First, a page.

The middle of November saw a great showcase event on Quantum Technologies at the Royal Society, organised by the Knowledge Transfer Network (KTN). The turnout was excellent from many industries and the press was present as well. And there was genuine excitement as academics hinted at navigation sensors a couple of orders of magnitude more sensitive than current technologies can offer. The worlds of computing, communication, security and optics will also be impacted.
For those who have been steeped in the world of electronics this is a new experience. We’ve really only had two phases of electronics: electrons in vacuum (the world of the valve) and electrons in “solid state” which gave us the silicon revolution. Now the focus is on other properties of matter – unknown when electronics took off. Good bye electronics, hello “quantumonics”? (Not to be confused with “quantomics” which Google tells me is a livestock genome programme.)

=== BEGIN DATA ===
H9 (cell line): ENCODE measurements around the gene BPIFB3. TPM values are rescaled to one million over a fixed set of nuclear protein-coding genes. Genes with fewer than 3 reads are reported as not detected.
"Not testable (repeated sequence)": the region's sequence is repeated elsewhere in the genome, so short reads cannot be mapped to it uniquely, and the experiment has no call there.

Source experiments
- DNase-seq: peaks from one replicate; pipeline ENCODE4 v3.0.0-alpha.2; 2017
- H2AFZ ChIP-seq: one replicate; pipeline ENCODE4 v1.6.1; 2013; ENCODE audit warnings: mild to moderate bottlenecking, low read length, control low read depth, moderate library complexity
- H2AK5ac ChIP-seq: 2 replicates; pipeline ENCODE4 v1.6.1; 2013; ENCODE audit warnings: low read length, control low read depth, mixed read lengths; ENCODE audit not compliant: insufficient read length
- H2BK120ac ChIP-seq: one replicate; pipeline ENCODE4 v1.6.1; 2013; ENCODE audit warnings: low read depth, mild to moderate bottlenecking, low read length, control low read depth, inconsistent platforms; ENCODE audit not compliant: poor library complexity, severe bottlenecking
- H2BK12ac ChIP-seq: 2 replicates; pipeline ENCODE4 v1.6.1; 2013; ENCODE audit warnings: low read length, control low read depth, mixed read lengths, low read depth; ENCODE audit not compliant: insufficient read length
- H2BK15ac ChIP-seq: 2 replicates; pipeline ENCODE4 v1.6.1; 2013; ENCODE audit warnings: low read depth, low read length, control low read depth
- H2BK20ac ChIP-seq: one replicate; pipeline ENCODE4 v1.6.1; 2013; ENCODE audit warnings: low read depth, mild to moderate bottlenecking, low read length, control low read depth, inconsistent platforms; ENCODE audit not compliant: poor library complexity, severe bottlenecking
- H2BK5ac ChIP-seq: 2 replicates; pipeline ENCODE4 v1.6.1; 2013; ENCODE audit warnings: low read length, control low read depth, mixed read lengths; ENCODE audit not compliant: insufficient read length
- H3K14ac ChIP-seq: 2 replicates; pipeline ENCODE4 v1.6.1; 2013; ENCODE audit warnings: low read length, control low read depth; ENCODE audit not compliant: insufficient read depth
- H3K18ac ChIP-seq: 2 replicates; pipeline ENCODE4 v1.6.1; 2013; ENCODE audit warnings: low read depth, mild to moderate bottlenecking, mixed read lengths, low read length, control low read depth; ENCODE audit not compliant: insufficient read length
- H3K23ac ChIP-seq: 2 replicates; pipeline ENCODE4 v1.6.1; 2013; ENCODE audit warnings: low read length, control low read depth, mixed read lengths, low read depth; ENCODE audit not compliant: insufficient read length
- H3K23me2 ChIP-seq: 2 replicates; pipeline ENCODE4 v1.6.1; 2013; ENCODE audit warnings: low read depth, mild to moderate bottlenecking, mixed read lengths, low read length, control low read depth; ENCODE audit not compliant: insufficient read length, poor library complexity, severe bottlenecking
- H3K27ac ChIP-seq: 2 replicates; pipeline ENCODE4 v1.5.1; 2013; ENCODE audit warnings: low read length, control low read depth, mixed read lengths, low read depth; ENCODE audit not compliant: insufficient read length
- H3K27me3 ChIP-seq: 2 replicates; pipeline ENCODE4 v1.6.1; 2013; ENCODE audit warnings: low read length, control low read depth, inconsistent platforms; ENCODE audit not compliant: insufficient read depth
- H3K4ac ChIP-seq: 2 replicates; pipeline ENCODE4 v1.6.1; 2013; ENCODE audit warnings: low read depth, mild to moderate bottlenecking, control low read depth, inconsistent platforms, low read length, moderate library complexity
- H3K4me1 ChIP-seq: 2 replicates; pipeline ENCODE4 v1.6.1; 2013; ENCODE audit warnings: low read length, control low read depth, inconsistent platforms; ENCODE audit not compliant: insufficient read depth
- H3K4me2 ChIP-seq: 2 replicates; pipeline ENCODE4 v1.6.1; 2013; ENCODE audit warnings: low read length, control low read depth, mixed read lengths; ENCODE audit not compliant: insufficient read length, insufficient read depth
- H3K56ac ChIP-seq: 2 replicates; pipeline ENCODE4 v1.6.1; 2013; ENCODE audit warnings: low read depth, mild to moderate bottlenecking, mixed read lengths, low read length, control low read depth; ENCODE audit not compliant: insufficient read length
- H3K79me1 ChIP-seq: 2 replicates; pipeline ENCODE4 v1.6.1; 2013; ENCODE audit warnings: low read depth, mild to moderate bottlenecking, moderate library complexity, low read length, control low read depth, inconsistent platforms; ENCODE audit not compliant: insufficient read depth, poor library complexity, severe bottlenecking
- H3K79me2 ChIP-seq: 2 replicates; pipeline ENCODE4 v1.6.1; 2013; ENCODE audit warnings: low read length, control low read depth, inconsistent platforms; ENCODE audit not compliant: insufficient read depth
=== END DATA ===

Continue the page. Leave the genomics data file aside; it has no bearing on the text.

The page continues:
Did I detect a passing Nano-g?
A researcher from the University of Birmingham explained to me that for navigation the real prize will be a gravity sensor capable of detecting a nano-g. “How much is that?”, I asked. “It’s the gravity field your mass creates standing about five feet from me”, was the answer. (If you ask Google, Nano-G is a Malaysian supplier of waterproof concrete.)
Keeping it Grounded
Throughout the day similar conversations were taking place as people tried to get their arms around exactly what the practical consequences of this new research will be. And that is very healthy.
Too many so called technical revolutions in the past have been treated as being so amazing only the experts will understand them. The attitude senior management had to software early in my career was a case in point. It was only when software projects turned in to “holes down which banks disappeared” the boardroom took notice.
Maybe we’ve learned the lesson or maybe it’s just demographics. The fact that so many seasoned users and practitioners are taking such an interest in quantum technology is not just healthy but greatly increases the chances of it leaving the lab and entering the real world where it will impact businesses and lives.